Here, we’ve compiled a list of the best Jonny Bairstow Quotes. Let’s look at these pieces of wisdom. We definitely have something to learn from them!
I think ‘chuffed to bits’ is a very Yorkshire way of describing my feelings for my friend and county team-mate Joe Root on his promotion to England captain.
I’m a bit taller too because I’ve got Mum’s legs and Dad was a bit more squat and well-built than me. My brother Andrew is a bit more like Dad.
In my head I’m talking all the time.
I’ve learnt a lot about Dad from going around the world and listening to other people. Whether I’ve been in Australia, the Caribbean, Leeds, Scarborough or London there’s always someone who’s got a story about him.
Get picked for an Ashes Test at Lord’s and you know you’re going to meet the Queen. She arrived before the start of our game against Australia in 2013 and we lined up for inspection like the household cavalry on Horse Guards Parade.
If you can’t motivate yourself to get up and play in front of 30,000-40,000 people, then you’re not in the right job.
The less you worry about things the more you just do it naturally.
As a young kid you stay up late to watch the Ashes, getting told off for not being in bed, and dream of making a hundred against Australia.
Every young cricketer from our county dreams of playing for Yorkshire and going on to represent England.
Mum never made an excuse, even when she had cancer and had a lot on her plate. You have to have huge admiration for the way she brought us up.
You look at the challenges that have been put in front of me as a cricketer over a period of time. There have been quite a few. I’d like to think I’ve come through most of them.
Everything goes out of the window when you start an Ashes series. It’s about grabbing the moment.
My dad was an only child. His father raised him all but alone after his mother abandoned the two of them. He was only three years old.
Well, I grew up in a certain way, through the experiences that I had, so I don’t know how I would have turned out had things been different.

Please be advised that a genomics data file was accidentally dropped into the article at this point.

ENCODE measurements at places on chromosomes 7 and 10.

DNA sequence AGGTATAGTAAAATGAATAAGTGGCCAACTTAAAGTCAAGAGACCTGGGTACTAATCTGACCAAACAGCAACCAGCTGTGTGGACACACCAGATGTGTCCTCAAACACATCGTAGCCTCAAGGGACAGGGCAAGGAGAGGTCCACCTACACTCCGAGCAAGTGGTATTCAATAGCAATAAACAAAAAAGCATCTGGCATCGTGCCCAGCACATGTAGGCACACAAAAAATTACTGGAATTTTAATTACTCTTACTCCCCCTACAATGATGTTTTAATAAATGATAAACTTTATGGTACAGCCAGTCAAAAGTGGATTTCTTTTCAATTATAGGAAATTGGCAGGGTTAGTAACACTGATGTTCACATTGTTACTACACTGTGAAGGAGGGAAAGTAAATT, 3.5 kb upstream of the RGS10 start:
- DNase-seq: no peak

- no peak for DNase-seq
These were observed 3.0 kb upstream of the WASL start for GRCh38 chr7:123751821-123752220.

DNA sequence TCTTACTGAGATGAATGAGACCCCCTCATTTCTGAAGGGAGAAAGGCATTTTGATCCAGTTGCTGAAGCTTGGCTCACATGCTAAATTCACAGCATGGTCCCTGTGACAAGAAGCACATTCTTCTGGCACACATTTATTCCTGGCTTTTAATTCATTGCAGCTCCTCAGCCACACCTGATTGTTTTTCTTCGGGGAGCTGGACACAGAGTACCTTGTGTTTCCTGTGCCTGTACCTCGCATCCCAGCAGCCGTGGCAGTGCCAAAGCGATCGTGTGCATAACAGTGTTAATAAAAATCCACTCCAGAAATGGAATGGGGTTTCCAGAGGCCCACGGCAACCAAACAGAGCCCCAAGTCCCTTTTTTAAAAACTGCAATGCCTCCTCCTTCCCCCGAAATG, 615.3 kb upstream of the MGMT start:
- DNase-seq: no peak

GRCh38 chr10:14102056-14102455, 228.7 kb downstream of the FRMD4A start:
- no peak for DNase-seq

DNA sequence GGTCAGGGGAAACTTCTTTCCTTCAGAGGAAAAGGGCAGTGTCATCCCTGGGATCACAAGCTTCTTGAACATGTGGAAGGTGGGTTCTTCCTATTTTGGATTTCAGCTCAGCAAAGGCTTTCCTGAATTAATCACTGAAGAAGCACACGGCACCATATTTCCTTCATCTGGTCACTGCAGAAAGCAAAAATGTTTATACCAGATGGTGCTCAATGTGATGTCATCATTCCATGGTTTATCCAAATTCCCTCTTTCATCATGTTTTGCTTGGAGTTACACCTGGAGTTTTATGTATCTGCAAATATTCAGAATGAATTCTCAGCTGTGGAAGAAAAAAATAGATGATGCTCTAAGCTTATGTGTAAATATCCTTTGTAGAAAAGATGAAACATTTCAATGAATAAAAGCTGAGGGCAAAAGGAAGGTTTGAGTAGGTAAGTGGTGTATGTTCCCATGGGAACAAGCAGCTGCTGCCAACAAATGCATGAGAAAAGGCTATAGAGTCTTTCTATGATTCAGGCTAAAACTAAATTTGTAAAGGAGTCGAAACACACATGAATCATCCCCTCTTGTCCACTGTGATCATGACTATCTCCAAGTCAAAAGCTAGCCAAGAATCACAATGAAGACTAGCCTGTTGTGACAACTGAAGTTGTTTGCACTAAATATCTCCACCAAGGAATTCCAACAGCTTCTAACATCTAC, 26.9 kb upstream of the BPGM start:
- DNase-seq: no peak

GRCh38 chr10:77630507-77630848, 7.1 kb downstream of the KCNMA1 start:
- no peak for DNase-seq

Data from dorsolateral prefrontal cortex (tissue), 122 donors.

The 20th anniversary of my dad David’s death coincided with my 50th Test cap and for it to be my mum Janet’s birthday, too, made it an emotional few days. It was not an easy week, being the Pink Test and my mum having had breast cancer twice.
People don’t actually see what’s gone on behind the scenes – the hard work, when you’re doing your rehab, when you’re sleeping on an ice machine – and yet they have an opinion on it.
I’ve learnt – and this pleases me – that my dad’s cricketing life and my own will always be intertwined, even though I will finish far behind the number of appearances he made for Yorkshire and also his length of service at Headingley.
You know when you’ve hit a good shot. I use a bat that weighs two pounds and nine ounces, and it makes a reassuringly solid sound when I connect properly. The ball pings off the middle.
A hundred for England is special and there’s a lot of emotion and a lot of hard work involved in getting back on the field. No one sees the hard work and all the time with the ice machines in rehab.
I was a fortnight away from my 16th birthday when the fabled 2005 Ashes series ended. My hero-worship throughout it belonged to Ian Bell – though I don’t think I’ve ever made that abundantly clear to him.
No one saw me cry over my dad’s death for almost nine years. I hid what I felt, bottling up my emotions so tightly that almost nothing leaked out.